“I’ve seen first-hand that animals need blood, just the way humans do,” said Rudd, an instructor of veterinary technology at Hillsborough Community College. “These dogs are saving lives.”
Rudd and other pet parents gathered at the BluePearl hospital in Tampa from 11 a.m. to 3 p.m. Saturday for the annual Blood Donor Appreciation Day. Awards were presented to top donors and retirement certificates given to the dogs and cats who are no longer eligible to donate.
Sienna, a golden retriever, has donated about three gallons of blood and received a certificate Saturday for being a top
“She loves coming here,” said Rudd. “She loves the car ride, plus she always gets a lot of attention.”
Among the other participants at Saturday’s event were Gidget, a 2-year-old terrier mix, and Salem, a 4-year-old pit bull terrier. Gidget received a life-saving infusion of plasma donated by Salem after she ingested rat poison.
Salem is owned by Pibbles to the Rescue, an organization dedicated to rescuing and rehabilitating pit bull terriers recovered by Hillsborough County animal control officers. The organization currently has 10 dogs in the blood donation program at BluePearl.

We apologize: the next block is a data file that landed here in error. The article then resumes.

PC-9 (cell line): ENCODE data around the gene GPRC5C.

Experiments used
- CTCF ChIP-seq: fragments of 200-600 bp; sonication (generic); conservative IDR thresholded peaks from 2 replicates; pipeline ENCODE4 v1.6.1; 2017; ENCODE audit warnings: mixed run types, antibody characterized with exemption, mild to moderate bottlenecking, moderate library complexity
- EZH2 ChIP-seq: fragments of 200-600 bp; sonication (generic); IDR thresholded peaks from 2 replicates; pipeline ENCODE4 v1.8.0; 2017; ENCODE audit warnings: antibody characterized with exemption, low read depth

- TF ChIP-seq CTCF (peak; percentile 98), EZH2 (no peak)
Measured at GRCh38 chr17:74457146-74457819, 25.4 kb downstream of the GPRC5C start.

“A lot of our dogs come from criminal cases,” said Catherine Nelson, the director of Pibbles to the Rescue. “Participating in blood donation is a way for them to pay it forward to society.”
The blood bank program was created at BluePearl about seven years ago, said Dr. Dee Ann Dugger, a senior clinician at BluePearl and the director of the blood bank program. Blood is collected two to three times per week at BluePearl’s Tampa and Brandon hospitals.
To be eligible to donate, pets must be between the ages of 1 and 8. Dogs must weigh at least 50 pounds and cats at least 10 pounds. They must be neutered or spayed with no past pregnancies, and they should have had no prior blood transfusions. In addition, they must be current on vaccinations and heartworm preventative.
Saturday’s event also featured treats for the pets, snacks for the humans, a photo booth and hospital tours. Dugger said it’s the hospital’s way of thanking the pets and their parents for their kindness and generosity.
“It’s a good opportunity for us to show our appreciation,” said Dugger. “We want them to know how much their contributions are valued.”